Living organisms have the ability to continuously evaluate their abilities and surroundings and adjust their behavior accordingly. If a person twists an ankle, he walks differently so as to not put too much pressure on the injured muscles.

But robots aren’t typically equipped with such capabilities. They are programmed with a rigid model describing them and the surrounding environment. When they become damaged or something unexpected occurs, they are typically unable to adapt, limiting their potential.

Often when exploring new terrain, such as on another a planet, researchers cannot predict what a robot might encounter. So they designed a machine that can improvise in response to unexpected injuries.

Referred to as Starfish, the new four-legged robot creates a model of itself and revises that model to respond and adapt to injury by synthesizing new behaviors.
"Starfish," eh? Sure, it sounds cute and quaint, but think about this: A starfish often feeds on its prey (like a clam) by prying open the clam's shell and forcing its stomach into the clam to digest it "on the half shell." Let's hope our robot predators' relationship with us doesn't come to that.

Wednesday, November 15, 2006

Egyptian Cream

Take a brilliant songwriter (my favorite), a cool song off the best album he's done since the 1980s, and combine that with some super-cheesy Flash animation and you pretty much get what is apparently the "official" video for "Adventure Rocket Ship." One longs for the days of his stop-motion animation featuring vegetables and lightbulbs.

I Think, Therefore IM

Be sure to check out The Industry Measure blog for my incoherent mutterings on last week's ad:tech show as well as the connection between a 3.3-million-year-old skeleton and multichannel publishing (I sound like James Burke all of a sudden...let me see if I can work James Watt's steam engine into it somehow...).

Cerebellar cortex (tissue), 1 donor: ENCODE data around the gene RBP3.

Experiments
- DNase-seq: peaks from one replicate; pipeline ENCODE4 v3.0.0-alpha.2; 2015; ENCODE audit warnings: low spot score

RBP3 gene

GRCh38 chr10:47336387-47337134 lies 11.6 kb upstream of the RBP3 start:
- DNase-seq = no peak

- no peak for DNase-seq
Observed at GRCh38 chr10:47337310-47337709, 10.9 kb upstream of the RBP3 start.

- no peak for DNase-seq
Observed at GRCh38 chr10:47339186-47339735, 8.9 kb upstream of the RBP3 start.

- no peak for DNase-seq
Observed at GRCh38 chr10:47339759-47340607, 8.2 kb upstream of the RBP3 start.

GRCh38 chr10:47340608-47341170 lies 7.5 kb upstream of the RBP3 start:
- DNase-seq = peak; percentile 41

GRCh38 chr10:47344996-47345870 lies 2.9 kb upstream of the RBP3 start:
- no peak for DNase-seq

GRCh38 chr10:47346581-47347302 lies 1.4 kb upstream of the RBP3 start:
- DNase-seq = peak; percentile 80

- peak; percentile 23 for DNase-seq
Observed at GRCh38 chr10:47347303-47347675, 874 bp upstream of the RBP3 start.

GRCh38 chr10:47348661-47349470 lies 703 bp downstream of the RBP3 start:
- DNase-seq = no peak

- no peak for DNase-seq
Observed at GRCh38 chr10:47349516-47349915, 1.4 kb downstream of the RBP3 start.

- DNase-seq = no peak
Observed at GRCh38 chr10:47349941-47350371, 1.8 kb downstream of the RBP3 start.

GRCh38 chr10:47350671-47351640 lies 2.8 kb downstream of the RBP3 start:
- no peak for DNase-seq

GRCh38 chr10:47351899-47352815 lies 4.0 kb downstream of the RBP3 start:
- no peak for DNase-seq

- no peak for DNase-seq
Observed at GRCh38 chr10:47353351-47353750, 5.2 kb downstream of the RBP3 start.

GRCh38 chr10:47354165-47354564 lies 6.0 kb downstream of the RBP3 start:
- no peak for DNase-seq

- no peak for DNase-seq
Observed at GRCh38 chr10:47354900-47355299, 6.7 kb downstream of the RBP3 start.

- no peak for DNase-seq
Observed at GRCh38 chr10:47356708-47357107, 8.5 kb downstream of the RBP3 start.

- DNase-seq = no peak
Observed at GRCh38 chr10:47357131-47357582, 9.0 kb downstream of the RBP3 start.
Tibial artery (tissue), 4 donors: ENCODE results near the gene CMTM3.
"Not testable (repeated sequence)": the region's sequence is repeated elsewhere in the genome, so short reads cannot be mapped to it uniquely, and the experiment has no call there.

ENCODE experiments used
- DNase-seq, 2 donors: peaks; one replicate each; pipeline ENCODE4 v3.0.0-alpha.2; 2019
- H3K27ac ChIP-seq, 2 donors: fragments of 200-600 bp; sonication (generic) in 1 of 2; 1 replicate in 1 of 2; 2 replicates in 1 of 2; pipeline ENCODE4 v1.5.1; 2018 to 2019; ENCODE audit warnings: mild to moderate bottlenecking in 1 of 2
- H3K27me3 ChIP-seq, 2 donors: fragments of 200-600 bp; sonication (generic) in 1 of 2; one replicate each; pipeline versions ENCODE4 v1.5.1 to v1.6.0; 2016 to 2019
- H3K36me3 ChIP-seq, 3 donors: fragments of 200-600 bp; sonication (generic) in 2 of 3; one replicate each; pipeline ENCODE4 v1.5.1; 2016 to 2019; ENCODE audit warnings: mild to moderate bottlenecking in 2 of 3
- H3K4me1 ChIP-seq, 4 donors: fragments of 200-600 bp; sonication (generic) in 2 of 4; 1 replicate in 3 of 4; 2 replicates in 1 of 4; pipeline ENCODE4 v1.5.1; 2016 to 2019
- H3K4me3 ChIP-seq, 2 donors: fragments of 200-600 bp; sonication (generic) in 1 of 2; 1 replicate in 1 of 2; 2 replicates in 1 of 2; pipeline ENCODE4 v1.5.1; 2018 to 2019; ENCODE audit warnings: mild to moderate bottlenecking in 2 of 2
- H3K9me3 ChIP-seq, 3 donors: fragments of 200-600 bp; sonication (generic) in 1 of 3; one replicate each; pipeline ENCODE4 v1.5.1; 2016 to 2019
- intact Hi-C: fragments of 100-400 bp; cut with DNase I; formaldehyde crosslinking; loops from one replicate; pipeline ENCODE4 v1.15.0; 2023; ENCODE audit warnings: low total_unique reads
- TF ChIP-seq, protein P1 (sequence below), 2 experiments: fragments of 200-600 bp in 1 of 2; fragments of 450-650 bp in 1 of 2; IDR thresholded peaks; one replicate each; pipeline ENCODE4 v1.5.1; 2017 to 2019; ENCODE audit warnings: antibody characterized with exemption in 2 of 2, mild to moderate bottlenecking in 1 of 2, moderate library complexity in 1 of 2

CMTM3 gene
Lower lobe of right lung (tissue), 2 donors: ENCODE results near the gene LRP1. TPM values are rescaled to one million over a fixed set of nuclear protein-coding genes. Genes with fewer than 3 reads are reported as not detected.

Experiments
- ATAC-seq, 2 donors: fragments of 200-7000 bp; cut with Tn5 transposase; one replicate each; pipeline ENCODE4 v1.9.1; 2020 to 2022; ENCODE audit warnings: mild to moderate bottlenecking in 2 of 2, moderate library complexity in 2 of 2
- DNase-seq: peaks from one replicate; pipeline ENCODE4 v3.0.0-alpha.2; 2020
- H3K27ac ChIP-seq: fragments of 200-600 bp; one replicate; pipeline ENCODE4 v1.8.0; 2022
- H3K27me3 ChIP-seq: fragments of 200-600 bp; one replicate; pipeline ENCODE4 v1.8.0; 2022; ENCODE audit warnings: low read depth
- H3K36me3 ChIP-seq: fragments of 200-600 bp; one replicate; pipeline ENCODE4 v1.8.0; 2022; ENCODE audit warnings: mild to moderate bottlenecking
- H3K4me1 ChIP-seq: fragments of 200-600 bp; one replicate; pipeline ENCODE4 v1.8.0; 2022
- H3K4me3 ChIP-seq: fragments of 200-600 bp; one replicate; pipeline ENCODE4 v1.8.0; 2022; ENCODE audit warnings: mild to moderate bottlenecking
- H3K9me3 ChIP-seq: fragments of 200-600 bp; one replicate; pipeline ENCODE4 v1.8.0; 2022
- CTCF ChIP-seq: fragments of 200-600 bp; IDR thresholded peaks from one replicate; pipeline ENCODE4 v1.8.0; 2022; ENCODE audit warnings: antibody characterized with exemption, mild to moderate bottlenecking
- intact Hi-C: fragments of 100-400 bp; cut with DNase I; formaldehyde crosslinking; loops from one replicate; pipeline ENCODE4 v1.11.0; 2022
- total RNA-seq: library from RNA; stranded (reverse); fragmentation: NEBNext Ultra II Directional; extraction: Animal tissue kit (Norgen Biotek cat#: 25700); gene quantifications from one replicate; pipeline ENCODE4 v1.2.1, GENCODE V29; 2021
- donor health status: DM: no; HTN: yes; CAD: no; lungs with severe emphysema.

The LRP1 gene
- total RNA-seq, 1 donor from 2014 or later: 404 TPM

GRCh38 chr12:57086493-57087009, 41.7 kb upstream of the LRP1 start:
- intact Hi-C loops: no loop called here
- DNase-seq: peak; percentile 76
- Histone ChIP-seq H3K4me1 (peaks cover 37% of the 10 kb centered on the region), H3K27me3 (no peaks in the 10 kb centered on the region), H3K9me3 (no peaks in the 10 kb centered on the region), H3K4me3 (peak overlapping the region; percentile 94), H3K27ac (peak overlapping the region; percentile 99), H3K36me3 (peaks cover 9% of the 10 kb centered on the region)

Nefarious Porpoises

Um, OK:
Scientists have taught dolphins to combine both rhythm and vocalisations to produce music, resulting in an extremely high-pitched, short version of the Batman theme song.

The findings, outlined in two studies, are the first time that nonhuman mammals have demonstrated they can recognise rhythms and reproduce them vocally.
My choice would have been the theme from Flipper, but perhaps that's just me.

Olé Tarantula!

This being the case, my next Cinco de Mayo party will be quite the event:
The burn of hot peppers and the searing pain of a spider bite may have a common cause. New research suggests that molecules in hot peppers and in a certain spider's venom target the same receptor on nerve cells.
The team purchased venoms collected from a variety of spider, scorpion, and snail species known to deliver painful bites. The researchers diluted the venoms and added them to dishes containing human-kidney cells that had been genetically altered to carry various types of channels.

Only the venom of one West Indian tarantula species, Psalmopoeus cambridgei, sent a flood of ions into cells that sported the same receptor that's sent by capsaicin. When the scientists broke down that venom, they identified three component molecules responsible for the rush of ions.

Sing a Song of Six Squid

Mark your calendars--December 22 is Cephalopodmas. And nothing gets one in the Cephalopodmas mood like ambling from door to door enchanting (or perhaps terrifying, as the case may be) your neighbors with Cephalopodmas carols. Wait till you see my tree...

Never heard of this venerable holiday? Well, the science blog Pharyngula feels it's all because of a cutural War on Cephalopodmas. They may have a point.

Monday, November 13, 2006

Green with Envy

Official video for The Decemberists' "O Valencia." For those waiting for the green screen to come alive with some kind of CGI, well, apparently the point was for the viewer to do it him/herself. (I'm not.) The same might also be said for the lip-syncing.

Monday, November 06, 2006

"Under the Boughs Unbowed..."